The Viet Cong  would lure the Americans to an area by making it look like they were  an easy target.  The Americans would pound the area with bombs whilst the Viet Cong would hide safely underground, then as the Americans retreated, thinking they'd nuked everyone, they would pounce.  Any artillery left over would be nabbed by the Viet Cong who'd refashion them and use the gun powder to make their own bombs.  The entire area was ridden with booby traps, they had about 15 different variations of the same thing which would have ended in a pretty brutal death, all involving the big and heavy American GIs falling through camouflaged holes in the ground and being impaled on some form of spikes. 

We had the opportunity to crawl into the tunnels which we did.  Turns out I'm a bit claustrophobic and had to work really hard not to panic when I was underground.  It didn't help that the annoying couple previously mentioned were in front of us and kept stopping to take photos of each other (I may have politely asked them to move along).  The tunnels are hot, dark and stuffy.  I'm short and had to do a weird squat walk to get through them.  I do not envy anyone who had to traverse them daily!

After the tunnels we headed back to the ice cream place, deciding that the menu looked pretty amazing so we should try it out.  Though everything did look very pretty, it wasn't as amazing as I expected.  We wandered around Ben Thanh market then walked back through the park where we were mobbed by university students wanting to practice their English.  Happy to help, we had a chat with them for half an hour or so, explaining what phrases like "call the tow truck" and "chicken out" meant.  It was fun talking to them though I made a bit of a faux pas when asked what I hadn't liked about Vietnam so far.  I said that when we were in the Mekong Delta people weren't that friendly and one of the students said "I am from the Mekong Delta" totally deadpan....bit awkward and I had to back track a bit.

That evening we headed to a restaurant recommended by our hotel (who are the sweetest hotel owners ever).  The main dishes were all varieties of Banh Xeo which were tasty and very good value for money.  I had a vegetarian coconut bulb pancake which arrived on a banana leaf.  You are also given a large tray of lettuce leaves and herbs, and a bowl filled with a sauce that I think was vinegar, onion and orange and smelt foul but tasted OK.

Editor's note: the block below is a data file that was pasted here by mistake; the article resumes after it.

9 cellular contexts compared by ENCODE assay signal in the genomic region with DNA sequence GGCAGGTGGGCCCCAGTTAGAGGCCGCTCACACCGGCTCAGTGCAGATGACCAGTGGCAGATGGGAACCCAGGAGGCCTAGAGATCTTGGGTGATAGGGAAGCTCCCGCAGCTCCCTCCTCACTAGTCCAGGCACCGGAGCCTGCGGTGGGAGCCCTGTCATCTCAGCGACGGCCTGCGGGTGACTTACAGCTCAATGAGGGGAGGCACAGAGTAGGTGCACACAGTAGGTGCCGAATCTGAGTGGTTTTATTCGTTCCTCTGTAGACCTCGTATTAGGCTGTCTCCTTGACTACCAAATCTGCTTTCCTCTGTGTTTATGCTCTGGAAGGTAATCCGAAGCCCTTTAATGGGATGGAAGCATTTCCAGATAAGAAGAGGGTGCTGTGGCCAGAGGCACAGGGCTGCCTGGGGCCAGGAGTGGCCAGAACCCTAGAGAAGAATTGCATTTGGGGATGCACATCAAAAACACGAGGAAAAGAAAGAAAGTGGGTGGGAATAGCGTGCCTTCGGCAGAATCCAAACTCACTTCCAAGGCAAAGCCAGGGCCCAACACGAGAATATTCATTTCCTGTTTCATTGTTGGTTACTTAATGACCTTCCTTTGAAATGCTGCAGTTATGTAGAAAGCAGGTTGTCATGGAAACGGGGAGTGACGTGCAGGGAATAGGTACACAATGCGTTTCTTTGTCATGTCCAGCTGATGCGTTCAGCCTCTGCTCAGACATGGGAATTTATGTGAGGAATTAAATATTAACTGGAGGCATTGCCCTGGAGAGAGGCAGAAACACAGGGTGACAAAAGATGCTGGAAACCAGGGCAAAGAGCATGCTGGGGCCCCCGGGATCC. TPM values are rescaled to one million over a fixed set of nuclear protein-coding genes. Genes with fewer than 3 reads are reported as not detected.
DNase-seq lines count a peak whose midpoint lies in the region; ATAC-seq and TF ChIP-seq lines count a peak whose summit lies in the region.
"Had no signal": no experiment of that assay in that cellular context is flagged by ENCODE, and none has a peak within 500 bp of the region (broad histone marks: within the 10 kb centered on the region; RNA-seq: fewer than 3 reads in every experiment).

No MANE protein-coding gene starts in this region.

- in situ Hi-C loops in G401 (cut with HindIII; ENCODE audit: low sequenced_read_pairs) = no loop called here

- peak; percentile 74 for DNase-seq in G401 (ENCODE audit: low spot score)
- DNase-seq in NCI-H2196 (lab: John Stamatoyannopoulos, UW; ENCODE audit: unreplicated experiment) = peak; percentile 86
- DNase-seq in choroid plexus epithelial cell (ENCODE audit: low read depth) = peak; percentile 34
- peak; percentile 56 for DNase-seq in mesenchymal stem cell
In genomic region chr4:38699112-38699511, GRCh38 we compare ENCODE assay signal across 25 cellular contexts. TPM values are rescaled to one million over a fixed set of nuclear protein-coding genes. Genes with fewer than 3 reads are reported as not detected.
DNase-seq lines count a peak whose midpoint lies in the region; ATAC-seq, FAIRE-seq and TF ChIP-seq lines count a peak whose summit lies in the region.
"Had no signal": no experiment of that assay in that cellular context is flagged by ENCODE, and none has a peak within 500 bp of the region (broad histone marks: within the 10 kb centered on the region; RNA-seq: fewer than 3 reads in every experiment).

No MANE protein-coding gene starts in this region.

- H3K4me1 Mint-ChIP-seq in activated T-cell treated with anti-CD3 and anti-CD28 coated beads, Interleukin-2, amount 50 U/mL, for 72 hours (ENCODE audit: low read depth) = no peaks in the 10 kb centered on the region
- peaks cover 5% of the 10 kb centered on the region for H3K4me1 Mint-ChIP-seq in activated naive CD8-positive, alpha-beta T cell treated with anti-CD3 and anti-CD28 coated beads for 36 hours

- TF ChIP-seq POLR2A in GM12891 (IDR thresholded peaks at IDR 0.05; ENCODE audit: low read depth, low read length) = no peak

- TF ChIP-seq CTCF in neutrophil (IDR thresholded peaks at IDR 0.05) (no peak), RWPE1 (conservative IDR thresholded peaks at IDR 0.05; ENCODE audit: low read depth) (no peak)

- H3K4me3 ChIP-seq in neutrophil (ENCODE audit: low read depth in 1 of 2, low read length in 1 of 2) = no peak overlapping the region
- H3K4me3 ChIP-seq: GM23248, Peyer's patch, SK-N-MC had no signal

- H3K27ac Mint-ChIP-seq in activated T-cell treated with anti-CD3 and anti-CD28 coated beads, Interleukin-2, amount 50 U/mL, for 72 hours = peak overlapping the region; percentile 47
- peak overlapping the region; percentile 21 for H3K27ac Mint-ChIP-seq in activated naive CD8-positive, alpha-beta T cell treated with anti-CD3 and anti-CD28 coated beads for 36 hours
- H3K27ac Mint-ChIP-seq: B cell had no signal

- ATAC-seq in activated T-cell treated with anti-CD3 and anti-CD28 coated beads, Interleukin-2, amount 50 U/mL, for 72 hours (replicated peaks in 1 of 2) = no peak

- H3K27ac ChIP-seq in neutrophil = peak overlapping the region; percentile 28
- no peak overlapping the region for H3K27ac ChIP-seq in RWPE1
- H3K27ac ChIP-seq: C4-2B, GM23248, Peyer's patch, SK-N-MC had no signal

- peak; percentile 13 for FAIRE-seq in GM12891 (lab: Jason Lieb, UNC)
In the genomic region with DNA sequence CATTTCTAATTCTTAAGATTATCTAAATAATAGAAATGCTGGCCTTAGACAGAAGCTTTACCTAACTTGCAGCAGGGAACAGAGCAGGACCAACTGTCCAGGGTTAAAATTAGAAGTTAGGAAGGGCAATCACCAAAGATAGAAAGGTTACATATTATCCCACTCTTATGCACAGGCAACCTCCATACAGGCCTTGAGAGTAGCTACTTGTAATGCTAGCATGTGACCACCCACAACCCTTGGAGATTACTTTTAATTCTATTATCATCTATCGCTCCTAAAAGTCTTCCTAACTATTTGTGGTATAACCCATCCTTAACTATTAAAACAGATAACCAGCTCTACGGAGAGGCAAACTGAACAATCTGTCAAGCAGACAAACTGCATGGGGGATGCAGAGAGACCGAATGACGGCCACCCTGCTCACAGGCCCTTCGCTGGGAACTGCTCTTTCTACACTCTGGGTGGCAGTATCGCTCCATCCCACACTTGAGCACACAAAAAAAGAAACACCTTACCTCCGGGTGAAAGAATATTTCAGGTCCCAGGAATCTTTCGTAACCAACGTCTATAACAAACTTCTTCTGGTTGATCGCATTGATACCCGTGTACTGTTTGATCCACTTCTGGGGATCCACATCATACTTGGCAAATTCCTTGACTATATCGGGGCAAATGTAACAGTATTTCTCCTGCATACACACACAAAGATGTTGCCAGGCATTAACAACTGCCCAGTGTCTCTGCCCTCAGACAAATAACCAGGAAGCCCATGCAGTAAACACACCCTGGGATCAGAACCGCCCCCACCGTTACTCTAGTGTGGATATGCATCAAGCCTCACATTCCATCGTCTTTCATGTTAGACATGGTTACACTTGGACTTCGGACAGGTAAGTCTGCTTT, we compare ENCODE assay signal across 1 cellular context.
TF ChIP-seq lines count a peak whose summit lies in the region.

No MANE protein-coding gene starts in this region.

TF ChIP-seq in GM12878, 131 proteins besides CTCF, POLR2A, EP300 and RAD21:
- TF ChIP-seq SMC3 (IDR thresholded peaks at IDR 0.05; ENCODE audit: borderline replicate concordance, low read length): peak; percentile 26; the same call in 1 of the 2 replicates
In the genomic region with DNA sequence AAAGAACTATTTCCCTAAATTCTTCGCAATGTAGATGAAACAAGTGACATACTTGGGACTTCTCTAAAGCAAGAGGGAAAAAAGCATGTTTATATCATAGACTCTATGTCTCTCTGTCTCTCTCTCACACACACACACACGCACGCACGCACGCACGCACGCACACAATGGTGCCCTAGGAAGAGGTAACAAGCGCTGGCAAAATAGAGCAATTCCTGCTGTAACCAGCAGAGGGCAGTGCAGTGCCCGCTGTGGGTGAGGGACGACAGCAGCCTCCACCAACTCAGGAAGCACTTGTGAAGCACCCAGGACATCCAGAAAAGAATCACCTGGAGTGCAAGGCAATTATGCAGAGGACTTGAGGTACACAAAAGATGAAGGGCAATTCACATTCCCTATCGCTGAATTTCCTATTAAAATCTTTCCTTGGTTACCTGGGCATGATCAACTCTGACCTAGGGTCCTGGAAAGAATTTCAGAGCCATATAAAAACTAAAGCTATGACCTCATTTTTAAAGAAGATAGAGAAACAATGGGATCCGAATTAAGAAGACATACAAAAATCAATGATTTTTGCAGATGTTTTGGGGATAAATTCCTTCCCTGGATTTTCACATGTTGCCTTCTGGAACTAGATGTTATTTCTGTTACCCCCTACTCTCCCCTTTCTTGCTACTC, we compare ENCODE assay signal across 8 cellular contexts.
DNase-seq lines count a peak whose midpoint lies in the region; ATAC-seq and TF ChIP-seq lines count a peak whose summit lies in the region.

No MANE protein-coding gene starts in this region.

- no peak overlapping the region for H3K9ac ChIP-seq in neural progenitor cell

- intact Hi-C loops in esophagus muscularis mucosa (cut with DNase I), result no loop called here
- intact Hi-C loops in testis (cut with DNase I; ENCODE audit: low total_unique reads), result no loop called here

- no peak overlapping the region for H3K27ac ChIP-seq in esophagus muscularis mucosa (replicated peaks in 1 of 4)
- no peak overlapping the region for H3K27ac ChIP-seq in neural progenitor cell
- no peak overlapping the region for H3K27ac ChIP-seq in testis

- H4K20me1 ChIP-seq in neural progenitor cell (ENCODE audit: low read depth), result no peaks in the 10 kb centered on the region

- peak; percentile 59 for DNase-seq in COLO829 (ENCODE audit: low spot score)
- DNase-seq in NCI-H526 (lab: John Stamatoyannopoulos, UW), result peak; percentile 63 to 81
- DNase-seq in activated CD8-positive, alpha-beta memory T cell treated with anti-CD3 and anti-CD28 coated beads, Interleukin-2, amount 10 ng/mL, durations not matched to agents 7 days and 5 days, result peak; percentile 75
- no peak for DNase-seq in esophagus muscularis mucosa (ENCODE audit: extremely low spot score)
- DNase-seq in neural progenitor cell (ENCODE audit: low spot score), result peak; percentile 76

We had to ask what to do, and you get a lettuce leaf, place some other herbs on it and use the chopsticks to put bits of the pancake onto the leaf too (no easy feat!) You then roll the lettuce leaf up like a burrito, dip it in the sauce and eat.  It was tasty, fun (who doesn't love build your own food!) and a lot of food for about £1.80. 

Whole bunch of leaves

Fill leaf with pancake and herbs

Roll, dip and eat

When you ask for lemon soda in Vietnam you have to make this yourself too.  You're given two glasses, one with ice and one empty, a can of soda water, a plate of lemon, and a bowl of sugar which you mix all together if your desired quantities.  I assume that's what you're meant to do anyway...

DiY lemonade

Anyway at the meal we were discussing crushes and Amy comes out with this absolute corker which I decided for her sake to share on the blog rather than Facebook as the blog has less readers....

Amy "my first crush was on a cartoon character who was a baby who pulled things out of his nappy.  I always wanted him to take his nappy off so I could see what was underneath".

I have since done some research and learned that she was talking about Fantastic Max, below...

And I will leave you with that!!

Places stayed: Beauty Guesthouse, $15 a night (2 nights).  Very friendly staff, helped Amy learn Vietnamese.  Huge room with AC, lovely powerful and warm shower. Breakfast included.

1 comment:

  1. Ummm....I can't believe you met someone else called Amy and didn't tell me...! I don't know where I was that evening when she was carelessly letting things slip out her mouth wrong. In her defense though, her next line was probably "But I was only three or four at the time!"